We are committed to improving the lives of disabled people, both in the UK and through our international development work, and we are constructively considering the UN’s recommendations going forward. We intend to provide an update to the UN next summer, as requested.
The UN report specifically called on the Government to repeal the Social Security (Personal Independence Payment) (Amendment) Regulations 2017 and to ensure that eligibility criteria in assessments to access PIP, employment and support allowance and universal credit are in line with the human rights model of disability. Will the Minister commit to that today?
We are absolutely committed to disabled people. We are world leaders in disability rights. We were disappointed that the UN did not consider all the information that we provided, and we strongly rebut much of what it had to say. I am sure that the hon. Lady will join me in welcoming the excellent work on reviewing PIP that was published today by Paul Gray, which sets out a whole series of reforms showing that this Government are determined to ensure that we have a benefit system that really supports disabled people.
Not only did the report seemingly fail to recognise that we now spend a record £50 billion on supporting people with disabilities and long-term health conditions, but it also failed to recognise the proactive work with charities and stakeholder groups that helps to shape policies. Will the Minister reconfirm her commitment to that proactive engagement?
I thank my hon. Friend for his question. I absolutely confirm that I will work with disabled people and organisations that work with disabled people. I pay tribute to the excellent work that my hon. Friend did when he held my position. I am sure that we will continue to build on the work that he did and will ensure that more disabled people have the opportunity to fulfil their full potential in our society.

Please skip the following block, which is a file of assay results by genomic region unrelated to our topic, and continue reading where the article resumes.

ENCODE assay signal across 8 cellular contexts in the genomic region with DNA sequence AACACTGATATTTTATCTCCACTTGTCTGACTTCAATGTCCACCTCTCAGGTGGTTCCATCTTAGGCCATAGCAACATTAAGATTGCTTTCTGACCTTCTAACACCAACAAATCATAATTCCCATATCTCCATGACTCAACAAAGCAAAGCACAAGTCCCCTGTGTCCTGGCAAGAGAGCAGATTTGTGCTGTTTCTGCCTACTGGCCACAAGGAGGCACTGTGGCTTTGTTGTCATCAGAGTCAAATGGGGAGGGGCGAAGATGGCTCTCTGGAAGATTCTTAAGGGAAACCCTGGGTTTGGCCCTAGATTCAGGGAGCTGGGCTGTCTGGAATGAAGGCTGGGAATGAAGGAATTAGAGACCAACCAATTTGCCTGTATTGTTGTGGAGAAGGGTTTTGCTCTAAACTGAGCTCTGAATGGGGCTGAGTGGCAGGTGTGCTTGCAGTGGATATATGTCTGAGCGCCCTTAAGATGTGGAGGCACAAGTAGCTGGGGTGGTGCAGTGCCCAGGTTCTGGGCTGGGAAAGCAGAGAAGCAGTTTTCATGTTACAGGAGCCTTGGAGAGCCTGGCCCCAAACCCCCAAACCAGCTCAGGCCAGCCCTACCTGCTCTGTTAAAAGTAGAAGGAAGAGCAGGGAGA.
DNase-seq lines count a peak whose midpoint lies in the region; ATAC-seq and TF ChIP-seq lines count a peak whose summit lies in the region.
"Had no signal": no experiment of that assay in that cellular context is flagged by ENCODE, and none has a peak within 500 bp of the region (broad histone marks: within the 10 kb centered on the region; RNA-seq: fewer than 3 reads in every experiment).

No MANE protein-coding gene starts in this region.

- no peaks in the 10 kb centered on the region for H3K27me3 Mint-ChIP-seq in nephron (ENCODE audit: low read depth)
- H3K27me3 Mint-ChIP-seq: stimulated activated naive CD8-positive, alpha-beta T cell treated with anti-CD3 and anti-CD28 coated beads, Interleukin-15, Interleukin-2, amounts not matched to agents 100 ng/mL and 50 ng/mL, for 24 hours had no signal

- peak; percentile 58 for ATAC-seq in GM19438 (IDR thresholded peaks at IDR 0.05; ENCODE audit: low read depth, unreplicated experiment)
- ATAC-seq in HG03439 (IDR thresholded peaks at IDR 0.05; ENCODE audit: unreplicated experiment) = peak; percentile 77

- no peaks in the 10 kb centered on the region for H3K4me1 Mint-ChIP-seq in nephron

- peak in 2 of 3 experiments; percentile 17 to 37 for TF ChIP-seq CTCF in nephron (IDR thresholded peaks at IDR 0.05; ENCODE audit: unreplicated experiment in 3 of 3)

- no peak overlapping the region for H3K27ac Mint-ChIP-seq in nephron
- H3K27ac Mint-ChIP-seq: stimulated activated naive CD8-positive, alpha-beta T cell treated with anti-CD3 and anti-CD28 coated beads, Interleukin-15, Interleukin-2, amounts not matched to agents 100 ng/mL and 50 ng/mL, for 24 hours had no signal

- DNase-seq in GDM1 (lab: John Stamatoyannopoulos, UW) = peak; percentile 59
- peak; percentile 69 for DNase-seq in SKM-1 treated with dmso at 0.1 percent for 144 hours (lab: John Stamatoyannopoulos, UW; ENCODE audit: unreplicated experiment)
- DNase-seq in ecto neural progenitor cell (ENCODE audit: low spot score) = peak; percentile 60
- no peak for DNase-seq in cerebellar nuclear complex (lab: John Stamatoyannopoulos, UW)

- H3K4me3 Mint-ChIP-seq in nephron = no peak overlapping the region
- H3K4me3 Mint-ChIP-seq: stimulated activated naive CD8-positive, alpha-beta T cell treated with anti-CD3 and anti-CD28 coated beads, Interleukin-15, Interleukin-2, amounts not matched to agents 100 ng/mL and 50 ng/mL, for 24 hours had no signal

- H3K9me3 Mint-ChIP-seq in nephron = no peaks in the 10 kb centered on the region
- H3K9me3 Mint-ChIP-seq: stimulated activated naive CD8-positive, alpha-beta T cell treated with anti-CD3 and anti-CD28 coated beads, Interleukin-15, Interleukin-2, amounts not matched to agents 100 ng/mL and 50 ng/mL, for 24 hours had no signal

Will the Minister please consider a root and branch reform of PIP? Someone who came to Feeding Birkenhead was doubly incontinent due to cancer, but she received a nil rating for PIP. While she needed food, she also needed nappies. When she did not turn up after a few days, people went to see how she was, and she was washing babies’ nappies, because she wanted to get about and was too ashamed to come and ask us for more. Is there not something wrong with PIP assessments when those sorts of cases occur?
I thank the right hon. Gentleman for raising this very sad case. Clearly something went wrong in that individual case. I look forward to answering questions and spending time with his Select Committee later this week. I point him to the response to Paul Gray’s evaluation of PIP that I published today. I am sure we will have more time to look at that in detail, but we remain utterly committed to making sure that we continue to improve PIP.
At my surgery last week I met Frances, who has cerebral palsy. She made an application to the clinical commissioning group to get e-motion wheels for her wheelchair, which has been denied. Does the Minister agree that ensuring that people have the equipment to enable them to go to work is incredibly important and increases their self-esteem and their ability to contribute to the economy?
My hon. and learned Friend raises an important point. Of course, PIP is a benefit that is available to people in work and out of work, and it is there to support everyone with the additional costs of their disability. Of course, mobility is really important. There is also the excellent Access to Work scheme, which each year is funding more people, enabling them to play their full part in society, including at work.